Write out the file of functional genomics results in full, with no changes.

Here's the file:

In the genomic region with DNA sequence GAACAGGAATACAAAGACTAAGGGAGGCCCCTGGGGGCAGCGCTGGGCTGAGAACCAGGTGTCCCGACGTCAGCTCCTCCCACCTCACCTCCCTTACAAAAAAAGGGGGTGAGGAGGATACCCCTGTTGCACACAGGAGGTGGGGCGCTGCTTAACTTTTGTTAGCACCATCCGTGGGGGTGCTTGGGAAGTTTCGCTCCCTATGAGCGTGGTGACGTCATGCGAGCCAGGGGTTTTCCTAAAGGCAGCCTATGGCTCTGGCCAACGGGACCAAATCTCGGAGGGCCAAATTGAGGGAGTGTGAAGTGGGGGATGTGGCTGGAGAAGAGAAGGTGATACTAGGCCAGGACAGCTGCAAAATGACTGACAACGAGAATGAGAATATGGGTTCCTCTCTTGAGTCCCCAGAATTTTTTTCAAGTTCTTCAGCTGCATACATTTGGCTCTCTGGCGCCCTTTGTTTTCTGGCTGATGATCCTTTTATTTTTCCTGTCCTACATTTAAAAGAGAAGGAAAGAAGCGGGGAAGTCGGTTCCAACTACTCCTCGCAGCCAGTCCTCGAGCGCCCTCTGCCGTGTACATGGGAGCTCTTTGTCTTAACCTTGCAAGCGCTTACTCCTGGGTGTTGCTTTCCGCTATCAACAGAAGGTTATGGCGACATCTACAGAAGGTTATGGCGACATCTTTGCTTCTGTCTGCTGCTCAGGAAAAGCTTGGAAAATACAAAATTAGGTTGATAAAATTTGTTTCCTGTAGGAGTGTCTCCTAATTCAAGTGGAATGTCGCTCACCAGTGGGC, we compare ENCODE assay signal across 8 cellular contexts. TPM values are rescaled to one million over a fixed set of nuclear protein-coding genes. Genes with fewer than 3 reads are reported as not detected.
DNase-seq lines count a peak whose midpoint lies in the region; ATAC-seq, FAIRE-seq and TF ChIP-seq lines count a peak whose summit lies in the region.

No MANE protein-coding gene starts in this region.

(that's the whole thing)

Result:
In the genomic region with DNA sequence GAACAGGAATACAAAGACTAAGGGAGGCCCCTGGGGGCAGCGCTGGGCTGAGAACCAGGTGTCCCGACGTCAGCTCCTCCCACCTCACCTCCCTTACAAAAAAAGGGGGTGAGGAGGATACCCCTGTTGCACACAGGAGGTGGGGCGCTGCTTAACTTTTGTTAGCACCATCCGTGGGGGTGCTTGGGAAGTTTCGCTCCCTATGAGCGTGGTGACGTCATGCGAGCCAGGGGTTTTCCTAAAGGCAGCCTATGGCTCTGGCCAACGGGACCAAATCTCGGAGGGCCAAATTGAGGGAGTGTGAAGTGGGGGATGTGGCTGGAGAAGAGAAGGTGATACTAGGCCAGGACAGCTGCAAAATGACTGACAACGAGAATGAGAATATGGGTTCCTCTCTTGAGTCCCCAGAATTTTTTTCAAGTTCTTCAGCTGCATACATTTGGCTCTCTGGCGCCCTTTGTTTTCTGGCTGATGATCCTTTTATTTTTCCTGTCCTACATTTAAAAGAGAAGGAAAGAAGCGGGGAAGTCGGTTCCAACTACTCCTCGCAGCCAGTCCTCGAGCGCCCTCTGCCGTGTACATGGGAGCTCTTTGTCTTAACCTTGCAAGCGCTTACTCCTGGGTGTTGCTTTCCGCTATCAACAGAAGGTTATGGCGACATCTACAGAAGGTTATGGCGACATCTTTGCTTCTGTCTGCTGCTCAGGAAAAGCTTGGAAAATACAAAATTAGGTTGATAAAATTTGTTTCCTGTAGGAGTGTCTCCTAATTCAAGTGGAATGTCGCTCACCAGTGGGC, we compare ENCODE assay signal across 8 cellular contexts. TPM values are rescaled to one million over a fixed set of nuclear protein-coding genes. Genes with fewer than 3 reads are reported as not detected.
DNase-seq lines count a peak whose midpoint lies in the region; ATAC-seq, FAIRE-seq and TF ChIP-seq lines count a peak whose summit lies in the region.

No MANE protein-coding gene starts in this region.